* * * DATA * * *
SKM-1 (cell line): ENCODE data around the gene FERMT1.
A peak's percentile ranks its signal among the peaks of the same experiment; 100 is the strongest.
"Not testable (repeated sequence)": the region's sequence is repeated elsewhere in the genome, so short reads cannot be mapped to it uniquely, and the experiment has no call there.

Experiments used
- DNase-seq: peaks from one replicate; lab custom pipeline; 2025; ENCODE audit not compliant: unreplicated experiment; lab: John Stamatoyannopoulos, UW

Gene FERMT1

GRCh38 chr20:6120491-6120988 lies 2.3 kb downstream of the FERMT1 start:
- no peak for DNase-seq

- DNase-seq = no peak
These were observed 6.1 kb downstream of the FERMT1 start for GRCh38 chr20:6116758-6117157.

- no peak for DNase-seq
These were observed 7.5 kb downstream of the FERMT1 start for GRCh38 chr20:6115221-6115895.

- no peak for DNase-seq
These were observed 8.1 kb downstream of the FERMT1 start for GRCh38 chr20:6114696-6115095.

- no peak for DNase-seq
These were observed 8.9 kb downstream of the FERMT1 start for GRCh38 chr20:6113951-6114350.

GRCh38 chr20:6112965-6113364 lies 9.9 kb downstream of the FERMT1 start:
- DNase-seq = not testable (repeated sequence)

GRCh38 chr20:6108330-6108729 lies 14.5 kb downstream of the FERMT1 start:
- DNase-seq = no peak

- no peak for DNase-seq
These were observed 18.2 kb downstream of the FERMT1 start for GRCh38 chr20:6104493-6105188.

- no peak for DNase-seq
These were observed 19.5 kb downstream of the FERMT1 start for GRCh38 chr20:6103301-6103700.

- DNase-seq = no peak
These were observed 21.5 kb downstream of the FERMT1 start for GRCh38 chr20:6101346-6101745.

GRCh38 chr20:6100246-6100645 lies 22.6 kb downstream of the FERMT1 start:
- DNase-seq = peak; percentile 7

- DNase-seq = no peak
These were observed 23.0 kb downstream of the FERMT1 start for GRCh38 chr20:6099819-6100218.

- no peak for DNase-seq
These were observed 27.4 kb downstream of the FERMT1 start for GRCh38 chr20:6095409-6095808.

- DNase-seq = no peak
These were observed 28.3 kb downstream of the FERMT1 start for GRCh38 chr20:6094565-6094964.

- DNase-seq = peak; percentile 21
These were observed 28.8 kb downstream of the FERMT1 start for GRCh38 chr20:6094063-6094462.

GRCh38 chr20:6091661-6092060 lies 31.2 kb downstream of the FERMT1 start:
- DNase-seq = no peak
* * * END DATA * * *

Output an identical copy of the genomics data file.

SKM-1 (cell line): ENCODE data around the gene FERMT1.
A peak's percentile ranks its signal among the peaks of the same experiment; 100 is the strongest.
"Not testable (repeated sequence)": the region's sequence is repeated elsewhere in the genome, so short reads cannot be mapped to it uniquely, and the experiment has no call there.

Experiments used
- DNase-seq: peaks from one replicate; lab custom pipeline; 2025; ENCODE audit not compliant: unreplicated experiment; lab: John Stamatoyannopoulos, UW

Gene FERMT1

GRCh38 chr20:6120491-6120988 lies 2.3 kb downstream of the FERMT1 start:
- no peak for DNase-seq

- DNase-seq = no peak
These were observed 6.1 kb downstream of the FERMT1 start for GRCh38 chr20:6116758-6117157.

- no peak for DNase-seq
These were observed 7.5 kb downstream of the FERMT1 start for GRCh38 chr20:6115221-6115895.

- no peak for DNase-seq
These were observed 8.1 kb downstream of the FERMT1 start for GRCh38 chr20:6114696-6115095.

- no peak for DNase-seq
These were observed 8.9 kb downstream of the FERMT1 start for GRCh38 chr20:6113951-6114350.

GRCh38 chr20:6112965-6113364 lies 9.9 kb downstream of the FERMT1 start:
- DNase-seq = not testable (repeated sequence)

GRCh38 chr20:6108330-6108729 lies 14.5 kb downstream of the FERMT1 start:
- DNase-seq = no peak

- no peak for DNase-seq
These were observed 18.2 kb downstream of the FERMT1 start for GRCh38 chr20:6104493-6105188.

- no peak for DNase-seq
These were observed 19.5 kb downstream of the FERMT1 start for GRCh38 chr20:6103301-6103700.

- DNase-seq = no peak
These were observed 21.5 kb downstream of the FERMT1 start for GRCh38 chr20:6101346-6101745.

GRCh38 chr20:6100246-6100645 lies 22.6 kb downstream of the FERMT1 start:
- DNase-seq = peak; percentile 7

- DNase-seq = no peak
These were observed 23.0 kb downstream of the FERMT1 start for GRCh38 chr20:6099819-6100218.

- no peak for DNase-seq
These were observed 27.4 kb downstream of the FERMT1 start for GRCh38 chr20:6095409-6095808.

- DNase-seq = no peak
These were observed 28.3 kb downstream of the FERMT1 start for GRCh38 chr20:6094565-6094964.

- DNase-seq = peak; percentile 21
These were observed 28.8 kb downstream of the FERMT1 start for GRCh38 chr20:6094063-6094462.

GRCh38 chr20:6091661-6092060 lies 31.2 kb downstream of the FERMT1 start:
- DNase-seq = no peak